ONE of England's few genuinely world-class players, as he showed at Euro 96 with his calm, upright and reassuring presence, which means England can approach penalty shoot-outs with some confidence. Did have some nervous moments early in the season, when a vulnerability to the long shot seemed evident again, but Alex Manninger's challenge to his position at Arsenal, which Seaman regained after a broken finger, appears to have stimulated him. Defenders love him for the way he dominates.
Tim Flowers (Blackburn Rovers), 31, 11caps
PROPENSITY for glaring errors, 18 months or so ago, led to him falling from favour, but as Roy Hodgson has led Blackburn Rovers back among the higher echelons of the Premiership, so Flowers has re-emerged into the England frame. His performance in England's 2-0 win over Italy in Le Tournoi last summer earned him much credit with Glenn Hoddle but he can still appear highly strung and hesitant, alternating with impetuous, at times. Good shot-stopper.
Nigel Martyn (Leeds United), 31, 7 caps
A SPLENDID performance against Belgium in Casablanca recently confirmed the Cornishman's place in the squad. Quite rightly, too, with Britain's first pounds 1m keeper - when he moved from Bristol Rovers to Crystal Palace in 1989 - having been a significant figure in Leeds United's revival under George Graham. The two dubious aspects of his game remain his wayward kicking of the back-pass and a tendency to dash out of his penalty area and commit himself.
Gary Neville (Manchester United), 23, 27 caps
VERSATILITY is an asset for the Manchester United right-back, who can push forward down the flank to get in some telling crosses - such as the one which Alan Shearer converted against Scotland in Euro 96 - or play more centrally in defence. Lately, indeed, Glenn Hoddle seems to have used him on the right side of a three-man back-line as he vies with Gareth Southgate for a place in the starting line-up. Pace a plus but his defect may be in the air up against taller strikers.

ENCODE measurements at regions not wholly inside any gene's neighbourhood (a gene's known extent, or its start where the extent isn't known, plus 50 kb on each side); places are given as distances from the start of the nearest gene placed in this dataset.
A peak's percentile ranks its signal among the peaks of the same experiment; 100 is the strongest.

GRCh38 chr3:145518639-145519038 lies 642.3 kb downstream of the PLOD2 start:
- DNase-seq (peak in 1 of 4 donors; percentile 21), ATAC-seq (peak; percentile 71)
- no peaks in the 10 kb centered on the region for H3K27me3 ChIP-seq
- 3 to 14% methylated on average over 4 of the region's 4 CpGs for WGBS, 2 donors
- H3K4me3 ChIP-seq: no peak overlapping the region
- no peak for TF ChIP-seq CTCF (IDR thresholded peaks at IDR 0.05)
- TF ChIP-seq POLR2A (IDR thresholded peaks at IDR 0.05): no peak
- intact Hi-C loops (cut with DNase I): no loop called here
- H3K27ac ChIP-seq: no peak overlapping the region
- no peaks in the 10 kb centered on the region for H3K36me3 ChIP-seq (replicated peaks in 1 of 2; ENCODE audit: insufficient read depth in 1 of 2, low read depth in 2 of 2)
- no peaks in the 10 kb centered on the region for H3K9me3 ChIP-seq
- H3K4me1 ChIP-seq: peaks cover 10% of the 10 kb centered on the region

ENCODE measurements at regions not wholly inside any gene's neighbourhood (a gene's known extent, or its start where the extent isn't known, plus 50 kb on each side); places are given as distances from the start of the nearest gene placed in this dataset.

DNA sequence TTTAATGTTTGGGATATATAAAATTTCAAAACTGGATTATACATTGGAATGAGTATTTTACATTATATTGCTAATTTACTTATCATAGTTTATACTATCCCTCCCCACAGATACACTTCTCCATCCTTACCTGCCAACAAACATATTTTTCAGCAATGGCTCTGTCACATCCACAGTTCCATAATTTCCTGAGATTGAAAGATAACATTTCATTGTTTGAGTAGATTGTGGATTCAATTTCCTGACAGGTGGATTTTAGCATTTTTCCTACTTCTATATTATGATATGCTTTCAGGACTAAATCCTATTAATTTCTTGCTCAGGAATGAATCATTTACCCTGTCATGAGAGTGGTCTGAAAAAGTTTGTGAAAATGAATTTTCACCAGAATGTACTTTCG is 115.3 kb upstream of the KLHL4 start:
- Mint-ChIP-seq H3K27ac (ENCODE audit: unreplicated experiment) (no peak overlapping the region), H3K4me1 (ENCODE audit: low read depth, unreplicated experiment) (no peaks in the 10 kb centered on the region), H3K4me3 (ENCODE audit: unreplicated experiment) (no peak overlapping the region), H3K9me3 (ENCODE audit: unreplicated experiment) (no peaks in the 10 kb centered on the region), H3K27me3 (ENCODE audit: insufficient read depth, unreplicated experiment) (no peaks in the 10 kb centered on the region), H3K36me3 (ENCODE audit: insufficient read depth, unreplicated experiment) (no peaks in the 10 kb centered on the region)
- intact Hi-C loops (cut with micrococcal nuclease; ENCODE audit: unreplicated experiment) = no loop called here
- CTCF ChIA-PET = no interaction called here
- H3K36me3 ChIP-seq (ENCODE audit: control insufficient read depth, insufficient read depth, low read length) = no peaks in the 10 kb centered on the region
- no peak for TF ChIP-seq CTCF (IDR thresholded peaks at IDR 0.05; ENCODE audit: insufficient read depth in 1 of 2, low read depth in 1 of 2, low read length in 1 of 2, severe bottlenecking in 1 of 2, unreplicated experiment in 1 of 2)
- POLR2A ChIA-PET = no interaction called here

Martin Keown (Arsenal), 31, 18 caps
AN injury to Steve Bould at Arsenal last season allowed Keown in for more appearances than he might have expected and as a result of playing in the best defence in the English game, Keown finds himself back in the national squad. Renowned as a man-marker, he can also operate as a holding player in midfield. Great attribute is his pace, which enables him to make some timely covering tackles, but his positioning can be awry and his anxiety can undermine him.
Tony Adams (Arsenal), 31, 51 caps
WILL be a key figure for England as part of the spine - with Seaman, Ince and Shearer - in which Glenn Hoddle places great store. Probably fitter than at any other time in his career, having recovered from ankle and knee injuries, as well as confronted his alcoholism, and playing some of the most constructive and intelligent football of his life. Confident, too, after winning the Double with Arsenal. His role will be as the "spare" man in the back three and organising England's defences, as he did so ably against Italy in Rome.
Gareth Southgate (Aston Villa), 27, 25 caps
ONE of Glenn Hoddle's dependables and can be expected to start alongside Adams at the back. Southgate is a reliable and whole-hearted defender who concentrates well on the job and is worthy of being forgiven much - the odd missed tackle, some dodgy distribution - for an uncomplicated and committed approach, as well as the way he recovered stoically from the penalty miss at Euro 96. Thoroughly likeable, too, though as Glenn Hoddle has already shown, sentiment plays little part in his thinking.
Sol Campbell (Tottenham Hotspur), 23, 16 caps